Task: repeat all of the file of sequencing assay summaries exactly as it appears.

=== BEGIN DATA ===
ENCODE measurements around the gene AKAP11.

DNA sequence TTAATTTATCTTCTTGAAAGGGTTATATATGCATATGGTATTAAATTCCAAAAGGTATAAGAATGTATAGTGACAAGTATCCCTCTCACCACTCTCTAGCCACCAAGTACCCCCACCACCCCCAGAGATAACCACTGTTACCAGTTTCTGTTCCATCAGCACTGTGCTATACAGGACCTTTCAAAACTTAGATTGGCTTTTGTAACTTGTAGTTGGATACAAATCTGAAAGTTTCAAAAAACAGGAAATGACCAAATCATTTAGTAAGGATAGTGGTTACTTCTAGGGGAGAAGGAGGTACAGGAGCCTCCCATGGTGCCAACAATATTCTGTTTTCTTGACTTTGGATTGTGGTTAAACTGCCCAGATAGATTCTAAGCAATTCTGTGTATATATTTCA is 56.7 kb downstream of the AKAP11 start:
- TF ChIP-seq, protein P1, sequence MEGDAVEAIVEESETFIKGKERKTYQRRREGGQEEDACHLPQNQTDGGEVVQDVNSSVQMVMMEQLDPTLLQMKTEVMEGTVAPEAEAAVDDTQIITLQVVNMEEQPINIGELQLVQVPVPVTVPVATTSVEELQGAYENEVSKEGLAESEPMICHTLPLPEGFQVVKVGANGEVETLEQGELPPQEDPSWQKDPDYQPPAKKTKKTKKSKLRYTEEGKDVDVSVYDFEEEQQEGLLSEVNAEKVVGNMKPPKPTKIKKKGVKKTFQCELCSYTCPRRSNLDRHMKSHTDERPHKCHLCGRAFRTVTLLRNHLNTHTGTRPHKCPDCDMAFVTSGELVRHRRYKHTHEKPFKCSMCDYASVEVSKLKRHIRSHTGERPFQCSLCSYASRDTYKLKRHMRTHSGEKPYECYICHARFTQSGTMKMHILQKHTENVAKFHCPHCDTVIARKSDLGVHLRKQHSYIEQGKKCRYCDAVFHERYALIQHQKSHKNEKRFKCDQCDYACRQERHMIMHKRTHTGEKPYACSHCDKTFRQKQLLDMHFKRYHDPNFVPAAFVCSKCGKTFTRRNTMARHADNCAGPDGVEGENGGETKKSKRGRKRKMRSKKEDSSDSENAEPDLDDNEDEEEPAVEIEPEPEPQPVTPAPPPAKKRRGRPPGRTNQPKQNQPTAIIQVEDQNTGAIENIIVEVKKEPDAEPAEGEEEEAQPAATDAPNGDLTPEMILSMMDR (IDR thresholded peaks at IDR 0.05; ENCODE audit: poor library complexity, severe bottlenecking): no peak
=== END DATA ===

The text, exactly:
ENCODE measurements around the gene AKAP11.

DNA sequence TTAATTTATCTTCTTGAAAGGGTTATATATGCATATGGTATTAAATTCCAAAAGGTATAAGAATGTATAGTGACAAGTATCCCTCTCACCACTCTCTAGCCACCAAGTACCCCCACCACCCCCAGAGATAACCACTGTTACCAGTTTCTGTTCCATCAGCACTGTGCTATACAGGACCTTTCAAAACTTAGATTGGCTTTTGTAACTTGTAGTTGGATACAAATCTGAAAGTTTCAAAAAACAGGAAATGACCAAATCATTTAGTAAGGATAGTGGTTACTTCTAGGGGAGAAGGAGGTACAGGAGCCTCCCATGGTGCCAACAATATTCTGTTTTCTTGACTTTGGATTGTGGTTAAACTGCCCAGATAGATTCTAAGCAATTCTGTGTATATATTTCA is 56.7 kb downstream of the AKAP11 start:
- TF ChIP-seq, protein P1, sequence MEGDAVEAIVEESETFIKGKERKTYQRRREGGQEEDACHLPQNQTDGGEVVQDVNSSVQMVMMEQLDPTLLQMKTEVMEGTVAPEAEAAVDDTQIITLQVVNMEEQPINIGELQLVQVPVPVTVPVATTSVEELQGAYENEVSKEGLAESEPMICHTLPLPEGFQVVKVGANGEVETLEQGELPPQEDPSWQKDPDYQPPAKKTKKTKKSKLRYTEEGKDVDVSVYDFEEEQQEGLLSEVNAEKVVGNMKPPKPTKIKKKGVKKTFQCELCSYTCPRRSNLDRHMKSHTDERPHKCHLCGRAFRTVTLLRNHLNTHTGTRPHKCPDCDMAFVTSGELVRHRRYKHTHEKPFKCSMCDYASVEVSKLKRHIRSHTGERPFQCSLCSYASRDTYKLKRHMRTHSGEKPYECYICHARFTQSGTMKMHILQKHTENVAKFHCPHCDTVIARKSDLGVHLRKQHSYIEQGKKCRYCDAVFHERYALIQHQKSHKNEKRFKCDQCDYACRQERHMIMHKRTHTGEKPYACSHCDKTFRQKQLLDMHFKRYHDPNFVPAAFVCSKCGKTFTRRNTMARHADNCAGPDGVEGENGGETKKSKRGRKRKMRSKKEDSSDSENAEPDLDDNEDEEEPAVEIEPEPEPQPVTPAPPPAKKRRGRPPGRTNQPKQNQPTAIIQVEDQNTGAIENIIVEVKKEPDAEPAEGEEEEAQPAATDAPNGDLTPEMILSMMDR (IDR thresholded peaks at IDR 0.05; ENCODE audit: poor library complexity, severe bottlenecking): no peak